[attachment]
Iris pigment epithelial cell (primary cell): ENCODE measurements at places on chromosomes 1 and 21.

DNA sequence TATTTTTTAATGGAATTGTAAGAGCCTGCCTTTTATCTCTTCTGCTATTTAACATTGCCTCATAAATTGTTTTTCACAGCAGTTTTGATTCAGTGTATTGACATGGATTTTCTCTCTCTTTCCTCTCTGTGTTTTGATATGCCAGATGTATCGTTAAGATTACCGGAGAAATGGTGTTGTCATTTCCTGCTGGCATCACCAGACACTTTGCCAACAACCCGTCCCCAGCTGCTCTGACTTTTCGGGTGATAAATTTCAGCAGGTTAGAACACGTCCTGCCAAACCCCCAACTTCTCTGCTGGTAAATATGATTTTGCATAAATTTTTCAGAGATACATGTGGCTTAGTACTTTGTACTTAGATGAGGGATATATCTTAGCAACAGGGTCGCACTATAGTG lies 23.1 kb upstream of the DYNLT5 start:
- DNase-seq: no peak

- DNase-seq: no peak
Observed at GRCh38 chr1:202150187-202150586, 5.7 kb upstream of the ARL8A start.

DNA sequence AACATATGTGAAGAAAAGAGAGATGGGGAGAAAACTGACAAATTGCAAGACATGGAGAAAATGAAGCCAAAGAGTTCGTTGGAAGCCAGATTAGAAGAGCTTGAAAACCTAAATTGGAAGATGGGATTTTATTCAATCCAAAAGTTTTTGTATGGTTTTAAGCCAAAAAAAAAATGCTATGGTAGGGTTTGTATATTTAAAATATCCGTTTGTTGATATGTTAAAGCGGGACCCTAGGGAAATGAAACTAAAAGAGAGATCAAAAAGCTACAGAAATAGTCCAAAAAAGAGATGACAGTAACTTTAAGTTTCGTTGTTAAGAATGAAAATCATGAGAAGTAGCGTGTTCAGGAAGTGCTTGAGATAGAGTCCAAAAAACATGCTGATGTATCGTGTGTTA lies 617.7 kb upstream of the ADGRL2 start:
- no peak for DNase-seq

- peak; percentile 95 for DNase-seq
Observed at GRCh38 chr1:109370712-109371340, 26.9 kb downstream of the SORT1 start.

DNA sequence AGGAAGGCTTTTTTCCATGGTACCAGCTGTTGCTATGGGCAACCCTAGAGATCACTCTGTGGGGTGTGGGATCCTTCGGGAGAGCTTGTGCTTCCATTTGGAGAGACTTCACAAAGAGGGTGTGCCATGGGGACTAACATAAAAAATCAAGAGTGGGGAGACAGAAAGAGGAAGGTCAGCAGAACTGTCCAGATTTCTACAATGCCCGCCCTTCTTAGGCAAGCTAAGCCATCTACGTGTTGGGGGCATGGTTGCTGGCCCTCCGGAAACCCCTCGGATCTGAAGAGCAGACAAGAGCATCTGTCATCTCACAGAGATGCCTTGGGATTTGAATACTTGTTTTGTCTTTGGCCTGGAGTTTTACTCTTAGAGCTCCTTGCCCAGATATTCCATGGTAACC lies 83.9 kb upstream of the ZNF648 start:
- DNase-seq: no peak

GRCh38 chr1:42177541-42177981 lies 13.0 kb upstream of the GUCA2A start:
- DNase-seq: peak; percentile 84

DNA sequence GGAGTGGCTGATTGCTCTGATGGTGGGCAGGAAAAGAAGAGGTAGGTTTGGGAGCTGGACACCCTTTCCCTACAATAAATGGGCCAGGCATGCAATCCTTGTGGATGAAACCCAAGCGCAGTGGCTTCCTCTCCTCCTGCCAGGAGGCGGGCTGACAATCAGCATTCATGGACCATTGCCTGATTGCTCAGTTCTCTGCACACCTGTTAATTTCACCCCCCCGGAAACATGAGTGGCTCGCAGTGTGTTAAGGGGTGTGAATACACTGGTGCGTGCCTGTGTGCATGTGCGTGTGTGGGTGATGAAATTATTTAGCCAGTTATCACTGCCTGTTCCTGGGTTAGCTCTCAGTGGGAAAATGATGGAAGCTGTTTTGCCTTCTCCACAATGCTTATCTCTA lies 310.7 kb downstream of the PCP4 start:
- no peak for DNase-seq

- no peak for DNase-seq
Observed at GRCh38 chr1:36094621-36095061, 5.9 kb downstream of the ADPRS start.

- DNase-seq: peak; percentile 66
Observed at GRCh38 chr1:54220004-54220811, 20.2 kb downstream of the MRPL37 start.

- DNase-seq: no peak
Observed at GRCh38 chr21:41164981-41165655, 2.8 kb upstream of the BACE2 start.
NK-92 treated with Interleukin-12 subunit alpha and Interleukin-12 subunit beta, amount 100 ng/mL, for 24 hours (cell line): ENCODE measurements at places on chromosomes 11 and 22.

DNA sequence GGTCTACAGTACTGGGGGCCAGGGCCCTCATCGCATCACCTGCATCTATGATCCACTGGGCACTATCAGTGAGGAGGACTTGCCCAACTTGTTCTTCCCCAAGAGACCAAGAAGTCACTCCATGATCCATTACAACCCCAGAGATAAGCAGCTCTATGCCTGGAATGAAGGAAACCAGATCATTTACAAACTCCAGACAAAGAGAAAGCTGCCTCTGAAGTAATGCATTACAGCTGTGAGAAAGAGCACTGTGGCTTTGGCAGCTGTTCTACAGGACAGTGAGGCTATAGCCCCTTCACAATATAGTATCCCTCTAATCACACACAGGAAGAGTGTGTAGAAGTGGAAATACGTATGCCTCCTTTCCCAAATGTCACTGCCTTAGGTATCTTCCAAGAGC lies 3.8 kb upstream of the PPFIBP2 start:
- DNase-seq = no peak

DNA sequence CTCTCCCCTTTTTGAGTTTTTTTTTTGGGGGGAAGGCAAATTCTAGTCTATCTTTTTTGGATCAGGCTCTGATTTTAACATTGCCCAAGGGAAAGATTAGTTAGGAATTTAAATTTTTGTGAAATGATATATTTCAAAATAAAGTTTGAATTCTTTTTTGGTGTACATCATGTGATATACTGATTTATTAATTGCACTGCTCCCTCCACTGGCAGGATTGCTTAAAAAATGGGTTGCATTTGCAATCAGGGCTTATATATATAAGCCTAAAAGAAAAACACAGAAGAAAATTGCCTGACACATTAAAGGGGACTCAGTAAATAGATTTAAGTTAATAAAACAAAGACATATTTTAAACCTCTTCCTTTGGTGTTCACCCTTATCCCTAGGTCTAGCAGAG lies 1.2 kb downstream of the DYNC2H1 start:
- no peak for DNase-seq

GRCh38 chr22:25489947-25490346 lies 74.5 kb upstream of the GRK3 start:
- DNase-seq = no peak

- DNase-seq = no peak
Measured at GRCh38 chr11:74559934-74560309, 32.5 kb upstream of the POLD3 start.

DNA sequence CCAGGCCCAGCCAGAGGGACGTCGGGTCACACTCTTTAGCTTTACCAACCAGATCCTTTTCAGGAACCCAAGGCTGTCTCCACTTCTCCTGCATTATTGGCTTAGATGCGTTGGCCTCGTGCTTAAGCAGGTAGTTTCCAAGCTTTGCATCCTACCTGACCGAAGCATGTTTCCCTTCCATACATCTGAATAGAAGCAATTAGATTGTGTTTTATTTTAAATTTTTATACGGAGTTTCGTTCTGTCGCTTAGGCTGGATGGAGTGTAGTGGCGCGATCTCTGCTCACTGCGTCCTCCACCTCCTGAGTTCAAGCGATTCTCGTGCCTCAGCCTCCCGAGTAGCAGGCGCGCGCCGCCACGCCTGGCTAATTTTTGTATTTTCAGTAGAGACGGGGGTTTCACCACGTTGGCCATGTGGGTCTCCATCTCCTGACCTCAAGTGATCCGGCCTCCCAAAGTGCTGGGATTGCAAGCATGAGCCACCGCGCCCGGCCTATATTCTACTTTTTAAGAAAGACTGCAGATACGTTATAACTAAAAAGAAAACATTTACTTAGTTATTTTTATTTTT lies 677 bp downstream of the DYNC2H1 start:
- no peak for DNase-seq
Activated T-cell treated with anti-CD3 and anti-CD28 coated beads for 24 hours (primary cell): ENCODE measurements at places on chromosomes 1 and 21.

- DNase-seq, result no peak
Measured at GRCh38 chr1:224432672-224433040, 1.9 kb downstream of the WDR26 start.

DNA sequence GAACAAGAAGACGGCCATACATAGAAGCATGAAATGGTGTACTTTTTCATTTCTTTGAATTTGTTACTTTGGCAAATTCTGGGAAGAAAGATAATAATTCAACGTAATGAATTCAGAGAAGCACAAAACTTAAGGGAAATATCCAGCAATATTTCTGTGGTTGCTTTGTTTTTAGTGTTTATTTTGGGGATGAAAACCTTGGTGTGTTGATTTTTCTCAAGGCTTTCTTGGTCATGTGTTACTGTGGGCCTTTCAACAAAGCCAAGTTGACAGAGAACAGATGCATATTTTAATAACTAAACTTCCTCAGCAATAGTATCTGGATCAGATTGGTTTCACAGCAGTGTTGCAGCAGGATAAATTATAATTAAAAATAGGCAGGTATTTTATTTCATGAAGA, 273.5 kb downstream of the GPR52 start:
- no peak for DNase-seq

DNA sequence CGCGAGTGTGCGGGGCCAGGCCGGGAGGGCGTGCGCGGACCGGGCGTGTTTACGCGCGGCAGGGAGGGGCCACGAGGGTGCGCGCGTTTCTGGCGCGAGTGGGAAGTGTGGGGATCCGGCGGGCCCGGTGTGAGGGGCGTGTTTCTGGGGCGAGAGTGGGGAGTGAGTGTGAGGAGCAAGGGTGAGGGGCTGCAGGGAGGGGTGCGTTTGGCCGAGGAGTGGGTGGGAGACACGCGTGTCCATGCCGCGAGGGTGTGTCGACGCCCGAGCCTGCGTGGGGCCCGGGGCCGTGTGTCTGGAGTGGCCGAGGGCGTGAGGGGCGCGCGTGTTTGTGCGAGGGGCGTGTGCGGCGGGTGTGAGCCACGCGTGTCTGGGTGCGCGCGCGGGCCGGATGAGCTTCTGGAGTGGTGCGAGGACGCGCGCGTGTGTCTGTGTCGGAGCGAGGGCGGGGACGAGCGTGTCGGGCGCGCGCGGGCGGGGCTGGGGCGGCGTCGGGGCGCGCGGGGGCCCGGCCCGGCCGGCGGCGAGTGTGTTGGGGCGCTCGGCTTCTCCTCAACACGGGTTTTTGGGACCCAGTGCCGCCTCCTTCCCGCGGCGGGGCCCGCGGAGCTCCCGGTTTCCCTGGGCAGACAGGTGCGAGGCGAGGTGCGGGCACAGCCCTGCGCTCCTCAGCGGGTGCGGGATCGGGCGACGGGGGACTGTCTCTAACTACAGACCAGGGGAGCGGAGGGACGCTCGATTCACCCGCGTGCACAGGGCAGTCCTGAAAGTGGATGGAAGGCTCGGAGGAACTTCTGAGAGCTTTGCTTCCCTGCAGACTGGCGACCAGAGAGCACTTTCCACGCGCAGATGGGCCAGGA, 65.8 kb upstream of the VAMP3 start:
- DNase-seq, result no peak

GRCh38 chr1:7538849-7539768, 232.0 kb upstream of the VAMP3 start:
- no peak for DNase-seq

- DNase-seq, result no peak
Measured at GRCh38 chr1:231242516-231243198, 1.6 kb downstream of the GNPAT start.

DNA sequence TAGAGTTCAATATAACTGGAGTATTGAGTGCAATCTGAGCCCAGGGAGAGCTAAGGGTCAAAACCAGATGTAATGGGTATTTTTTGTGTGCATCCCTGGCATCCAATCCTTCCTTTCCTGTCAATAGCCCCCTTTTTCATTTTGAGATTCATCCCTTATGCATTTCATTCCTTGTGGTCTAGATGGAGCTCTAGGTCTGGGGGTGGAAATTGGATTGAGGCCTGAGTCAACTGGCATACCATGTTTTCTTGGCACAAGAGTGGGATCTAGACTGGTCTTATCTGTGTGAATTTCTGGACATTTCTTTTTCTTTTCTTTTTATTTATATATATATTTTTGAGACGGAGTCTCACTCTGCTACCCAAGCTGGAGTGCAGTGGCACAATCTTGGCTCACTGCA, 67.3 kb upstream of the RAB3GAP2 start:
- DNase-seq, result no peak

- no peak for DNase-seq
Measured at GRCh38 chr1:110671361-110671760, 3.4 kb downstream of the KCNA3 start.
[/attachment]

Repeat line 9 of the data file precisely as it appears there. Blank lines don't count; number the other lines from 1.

Observed at GRCh38 chr1:109370712-109371340, 26.9 kb downstream of the SORT1 start.